Escudero has edge in VP fight, says his mom
With possibly four Bicolanos battling it out for the vice presidency in 2016, any advantage—no matter how small—counts.
So Sorsogon Rep. Evelina Escudero might only be half-joking when she cited her son Sen. Francis Escudero’s edge over his rivals: He has “a beautiful wife and mother,” she said, but quickly added that the senator, who married TV and movie star Heart Evangelista early this year, also had another thing going for him.
Of four prospective running mates from Bicol, only Escudero had studied international law abroad, his mother said, adding that it was definitely an advantage.
The senator finished law at the University of the Philippines, and obtained a master’s degree in international and comparative law at Georgetown Law Center in Washington in 1996.
Aside from Escudero, who announced last week his intention to seek the vice presidency as Sen. Grace Poe’s running mate, the names of three other politicians from the vote-rich Bicol province have been floated as possible contenders.
Camarines Sur Rep. Leni Robredo, whose Gerona family hails from Bulan, Sorsogon province, has been offered the post by the Liberal Party standard-bearer, Mar Roxas.
Sorsogon native Sen. Gregorio Honasan II has been listed as one of three being considered running mate to Vice President Jejomar Binay of the United Nationalist Alliance (UNA).
No to ‘Bi-Hon’
Sen. Antonio Trillanes IV, who also hails from Sorsogon, made known as well his interest in the Vice President’s post.
Both Robredo and Honasan have expressed reluctance to run for higher office in 2016, with Robredo citing her inexperience, low public awareness rating and the objections of her children.
Even so, Honasan said he’d rather stay in the background as UNA vice president and help Binay in his presidential campaign than be drafted in a ticket to be called Bi-Hon, a play on the two politicians’ names that sounds like a noodle dish.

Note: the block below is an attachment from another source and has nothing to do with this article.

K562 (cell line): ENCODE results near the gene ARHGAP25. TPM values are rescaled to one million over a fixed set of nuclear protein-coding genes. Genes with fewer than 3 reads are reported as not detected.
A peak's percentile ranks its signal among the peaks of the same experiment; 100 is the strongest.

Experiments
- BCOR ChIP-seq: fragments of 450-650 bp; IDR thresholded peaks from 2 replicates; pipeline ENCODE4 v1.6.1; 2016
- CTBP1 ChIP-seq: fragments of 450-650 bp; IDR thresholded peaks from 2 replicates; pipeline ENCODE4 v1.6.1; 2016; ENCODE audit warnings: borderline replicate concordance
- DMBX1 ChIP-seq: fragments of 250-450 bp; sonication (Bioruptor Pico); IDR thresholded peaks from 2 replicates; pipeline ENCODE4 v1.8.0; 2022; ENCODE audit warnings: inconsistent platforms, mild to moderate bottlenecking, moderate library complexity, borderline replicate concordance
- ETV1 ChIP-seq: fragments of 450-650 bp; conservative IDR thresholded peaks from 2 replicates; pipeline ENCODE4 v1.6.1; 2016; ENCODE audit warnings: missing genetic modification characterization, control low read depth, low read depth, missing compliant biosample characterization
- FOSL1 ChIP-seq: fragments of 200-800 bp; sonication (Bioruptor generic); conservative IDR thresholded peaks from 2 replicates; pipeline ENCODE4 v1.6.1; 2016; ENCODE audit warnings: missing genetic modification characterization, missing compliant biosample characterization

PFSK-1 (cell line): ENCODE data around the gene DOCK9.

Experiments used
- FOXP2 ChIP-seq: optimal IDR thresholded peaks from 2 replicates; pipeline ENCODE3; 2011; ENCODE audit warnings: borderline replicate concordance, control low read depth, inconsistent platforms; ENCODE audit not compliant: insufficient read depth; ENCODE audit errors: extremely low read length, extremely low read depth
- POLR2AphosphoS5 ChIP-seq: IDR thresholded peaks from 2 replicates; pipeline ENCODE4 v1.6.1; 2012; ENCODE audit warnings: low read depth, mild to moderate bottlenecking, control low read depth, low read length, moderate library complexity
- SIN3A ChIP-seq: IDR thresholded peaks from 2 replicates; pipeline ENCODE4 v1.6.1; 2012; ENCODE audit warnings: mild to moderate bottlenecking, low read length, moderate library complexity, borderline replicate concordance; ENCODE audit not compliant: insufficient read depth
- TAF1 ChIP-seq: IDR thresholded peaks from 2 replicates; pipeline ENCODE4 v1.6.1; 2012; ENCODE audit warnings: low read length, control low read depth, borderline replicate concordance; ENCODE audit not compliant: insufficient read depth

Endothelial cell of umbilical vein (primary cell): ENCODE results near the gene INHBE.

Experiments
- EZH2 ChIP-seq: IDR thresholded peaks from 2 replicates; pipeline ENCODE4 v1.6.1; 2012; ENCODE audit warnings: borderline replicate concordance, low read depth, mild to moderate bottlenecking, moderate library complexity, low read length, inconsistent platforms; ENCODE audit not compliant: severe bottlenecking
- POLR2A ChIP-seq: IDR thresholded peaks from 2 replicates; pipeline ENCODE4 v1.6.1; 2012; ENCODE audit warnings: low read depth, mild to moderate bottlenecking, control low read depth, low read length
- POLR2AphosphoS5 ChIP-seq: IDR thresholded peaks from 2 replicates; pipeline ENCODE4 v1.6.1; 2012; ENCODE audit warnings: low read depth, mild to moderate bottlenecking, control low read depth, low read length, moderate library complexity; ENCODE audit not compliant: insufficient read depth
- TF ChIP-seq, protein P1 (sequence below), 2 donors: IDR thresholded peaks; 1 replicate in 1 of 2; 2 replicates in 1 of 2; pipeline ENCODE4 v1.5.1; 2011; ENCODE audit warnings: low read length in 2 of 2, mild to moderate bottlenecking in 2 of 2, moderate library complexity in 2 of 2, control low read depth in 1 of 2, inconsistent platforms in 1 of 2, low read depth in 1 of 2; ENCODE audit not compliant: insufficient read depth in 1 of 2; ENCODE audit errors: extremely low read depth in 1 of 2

Representative Escudero said she was happy that many Bicolanos were being considered for the vice presidency, adding that “Bicolanos are mature enough to choose their own candidate.”
She could not say who her son’s biggest rival was, but the congresswoman said Senator Escudero was the front-runner at this point “according to surveys.”’
But she acknowledged that “at the end of the day, we cannot tell who’d be (leading).
Never lost an election
“Let’s wait until the day of the election (to see) who will make it,” she said.
The congresswoman noted that her son—and all members of the Escudero clan—had never lost an election.
Speaking in the same forum, Camarines Sur Rep. Rolando Andaya Jr., who recently jumped to the Nationalist People’s Coalition and expressed support for the Poe-Escudero tandem, said the 2016 elections provided an opportunity for Bicolanos to show political maturity.
“There’s block voting, but not because they’re Bicolanos. It’s automatic,” he said. “(Bicolano voters) should also look at the qualifications (and) we welcome that,” he said.
“Let’s not forget that Bicol (accounts for at least) 5 percent of the total voting population. So, it can make a difference,” Andaya said.
According to Commission on Elections (Comelec) spokesperson James Jimenez, at least 52 million voters signed up to participate in the 2013 midterm polls, a significant increase over the 50 million voters who registered in 2010.
The Philippine Standard Geographic Code puts the number of registered voters in the Bicol region for the 2010 elections at 2.8 million, more than half of its total population of 5.4 million.
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